When she talks about feeling better, Jones emphasizes family and friends visiting and sympathizing with her.
“Just having them come helped me know somebody cared,” said Jones, who lives in North Mankato.
Gregory Nelson, a Mankato Clinic psychologist, ranks support next to medications and therapy when it comes to treatment.
“I want to get a sense of their support systems,” he said of his new patients. “The quality of that support system can be the most important.”
If depressed people were fun and easy to support, though, it wouldn’t require the conscious effort that it often does.
“As a depressed person, I wanted them to leave,” Jones said. “It turns out, they were right.”
Mental illness can be like a two-way mirror — you can see it from the outside looking in, but from the inside there’s a fog. Nobody really understood how sick Schaefer was, least of all himself, until a party in the early ’90s in Eagan with family and friends.
He doesn’t really remember the details, but his condition had deteriorated to the point where his family drove him directly to the hospital after the gathering.
Longtime friend Dan Nickel said, “Especially once they got him out of his home environment, they realized how bad he was. They realized he needed to go to a hospital.”
Looking back, Schaefer knows they were right.
“I was isolating. Not coming in contact with anybody who could take a look at me.”
Even Schaefer, living with his mother at the time, could tell his life wasn’t in the best of shape. But his world view at the time
didn’t leave much space for self-reflection.
“The thing I do remember was that everything was other peoples’ fault,” he said.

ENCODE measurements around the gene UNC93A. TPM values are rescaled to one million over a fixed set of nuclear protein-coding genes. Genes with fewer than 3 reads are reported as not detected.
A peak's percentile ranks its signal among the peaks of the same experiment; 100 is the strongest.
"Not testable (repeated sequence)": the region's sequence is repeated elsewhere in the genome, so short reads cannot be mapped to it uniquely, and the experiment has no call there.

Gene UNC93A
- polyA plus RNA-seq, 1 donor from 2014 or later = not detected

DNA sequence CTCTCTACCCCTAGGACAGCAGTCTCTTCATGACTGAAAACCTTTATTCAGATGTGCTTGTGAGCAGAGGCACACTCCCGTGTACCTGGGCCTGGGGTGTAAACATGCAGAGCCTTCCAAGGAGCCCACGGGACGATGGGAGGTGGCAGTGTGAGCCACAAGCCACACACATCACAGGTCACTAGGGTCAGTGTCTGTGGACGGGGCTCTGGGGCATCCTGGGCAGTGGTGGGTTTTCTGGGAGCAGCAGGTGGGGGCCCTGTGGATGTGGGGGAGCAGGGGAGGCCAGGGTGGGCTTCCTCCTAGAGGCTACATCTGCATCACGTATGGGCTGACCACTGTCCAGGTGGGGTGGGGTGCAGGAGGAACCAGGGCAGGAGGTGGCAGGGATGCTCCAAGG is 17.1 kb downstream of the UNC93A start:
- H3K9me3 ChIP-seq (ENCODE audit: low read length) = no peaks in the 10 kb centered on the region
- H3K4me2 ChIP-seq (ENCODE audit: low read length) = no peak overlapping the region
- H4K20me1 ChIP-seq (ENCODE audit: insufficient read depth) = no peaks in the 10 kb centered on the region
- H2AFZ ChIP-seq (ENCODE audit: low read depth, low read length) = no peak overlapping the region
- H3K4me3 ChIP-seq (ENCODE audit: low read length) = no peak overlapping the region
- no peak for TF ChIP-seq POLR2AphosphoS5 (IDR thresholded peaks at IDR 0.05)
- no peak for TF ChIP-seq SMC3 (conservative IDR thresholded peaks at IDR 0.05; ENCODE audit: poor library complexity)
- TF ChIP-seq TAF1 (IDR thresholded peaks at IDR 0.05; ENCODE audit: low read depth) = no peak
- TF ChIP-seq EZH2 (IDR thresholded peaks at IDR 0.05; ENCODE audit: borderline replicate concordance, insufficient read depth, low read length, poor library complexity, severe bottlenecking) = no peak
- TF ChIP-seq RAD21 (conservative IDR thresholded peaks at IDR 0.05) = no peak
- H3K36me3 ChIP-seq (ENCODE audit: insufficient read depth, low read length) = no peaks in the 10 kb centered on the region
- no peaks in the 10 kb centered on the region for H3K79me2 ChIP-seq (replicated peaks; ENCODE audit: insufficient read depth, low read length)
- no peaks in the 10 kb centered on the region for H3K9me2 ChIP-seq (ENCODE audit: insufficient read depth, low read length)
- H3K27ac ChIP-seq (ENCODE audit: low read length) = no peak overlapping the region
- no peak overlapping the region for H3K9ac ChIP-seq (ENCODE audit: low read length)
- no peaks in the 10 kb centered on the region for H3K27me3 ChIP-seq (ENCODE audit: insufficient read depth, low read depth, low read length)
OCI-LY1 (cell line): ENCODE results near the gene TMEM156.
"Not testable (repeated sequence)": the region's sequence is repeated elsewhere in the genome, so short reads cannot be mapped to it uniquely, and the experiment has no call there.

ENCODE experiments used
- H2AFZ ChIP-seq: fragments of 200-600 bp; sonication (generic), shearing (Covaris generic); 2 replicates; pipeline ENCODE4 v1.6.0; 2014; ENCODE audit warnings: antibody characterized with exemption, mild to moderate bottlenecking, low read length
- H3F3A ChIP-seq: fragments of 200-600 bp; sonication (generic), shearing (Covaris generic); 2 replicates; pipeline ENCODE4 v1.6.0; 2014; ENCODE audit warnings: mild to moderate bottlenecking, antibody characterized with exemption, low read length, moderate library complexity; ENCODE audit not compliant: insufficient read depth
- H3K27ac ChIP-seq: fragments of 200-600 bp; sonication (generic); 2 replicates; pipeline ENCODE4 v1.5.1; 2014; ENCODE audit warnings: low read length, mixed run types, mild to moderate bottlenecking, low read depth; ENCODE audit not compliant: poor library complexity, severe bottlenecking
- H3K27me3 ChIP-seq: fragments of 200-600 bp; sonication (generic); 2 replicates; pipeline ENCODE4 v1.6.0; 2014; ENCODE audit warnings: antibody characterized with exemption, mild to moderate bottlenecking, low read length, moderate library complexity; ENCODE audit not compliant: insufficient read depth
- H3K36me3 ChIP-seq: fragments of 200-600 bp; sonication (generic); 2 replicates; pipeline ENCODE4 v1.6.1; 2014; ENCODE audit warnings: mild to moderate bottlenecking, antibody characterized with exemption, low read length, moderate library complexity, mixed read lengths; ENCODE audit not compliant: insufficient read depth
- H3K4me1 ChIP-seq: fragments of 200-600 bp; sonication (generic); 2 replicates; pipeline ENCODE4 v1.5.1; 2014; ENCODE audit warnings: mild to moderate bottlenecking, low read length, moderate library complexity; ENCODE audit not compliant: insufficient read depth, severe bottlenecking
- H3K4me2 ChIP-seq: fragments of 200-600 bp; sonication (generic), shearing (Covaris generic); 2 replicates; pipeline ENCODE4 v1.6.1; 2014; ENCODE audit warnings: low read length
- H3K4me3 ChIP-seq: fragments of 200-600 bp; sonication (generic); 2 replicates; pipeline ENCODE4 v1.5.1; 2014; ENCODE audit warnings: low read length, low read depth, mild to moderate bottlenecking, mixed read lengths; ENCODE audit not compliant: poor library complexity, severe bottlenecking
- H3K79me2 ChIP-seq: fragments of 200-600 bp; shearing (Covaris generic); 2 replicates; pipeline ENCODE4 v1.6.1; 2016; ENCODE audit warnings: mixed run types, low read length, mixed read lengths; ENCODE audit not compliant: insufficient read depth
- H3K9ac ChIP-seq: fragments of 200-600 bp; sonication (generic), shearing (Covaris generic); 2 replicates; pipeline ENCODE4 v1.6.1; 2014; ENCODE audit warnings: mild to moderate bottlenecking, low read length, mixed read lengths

Years later, the family members who took him to the hospital thought Schaefer must resent their intervention in his life. He does not.
“You saved me,” he remembers telling them.
Of course, taking therapy and drugs aren’t a cure for mental illness, only a treatment.
Nickel said he remembers being upset when Schaefer left the hospital for the first time. His friend was much improved, but there was no follow-up beyond some instructions. It didn’t work for long.
“I just remember either his mother explained it or they just explained it to him, and he never followed through with anything,” he said.
This would be fine for a physical illness, but expecting a seriously mentally ill person to take charge of their treatment is backward; if they had the perspective to treat themselves, they would not have needed a hospital.
Schaefer ended up back at the hospital but was released early while he “wasn’t in any condition to be sent home.”
Many years later, Nickel is still helping out with odds and ends, like setting up a contractor to work on the roof or painting part of the house.
But as the previous anecdotes demonstrated, recovery from mental illness is relative. Schaefer, for example, says he will probably never be entirely rid of it but is confident he’ll never be as bad as he was in the beginning.
And just as Kirstin Berg uses clues like sleeplessness to cue her in on developing problems, there are some thoughts that act as their own warning. In Schaefer’s case, one example is Pat Anderson, who checks in on him weekly as part of the Community Support Program.
“When I think Pat is evil, I’m sort of aware that things aren’t good.”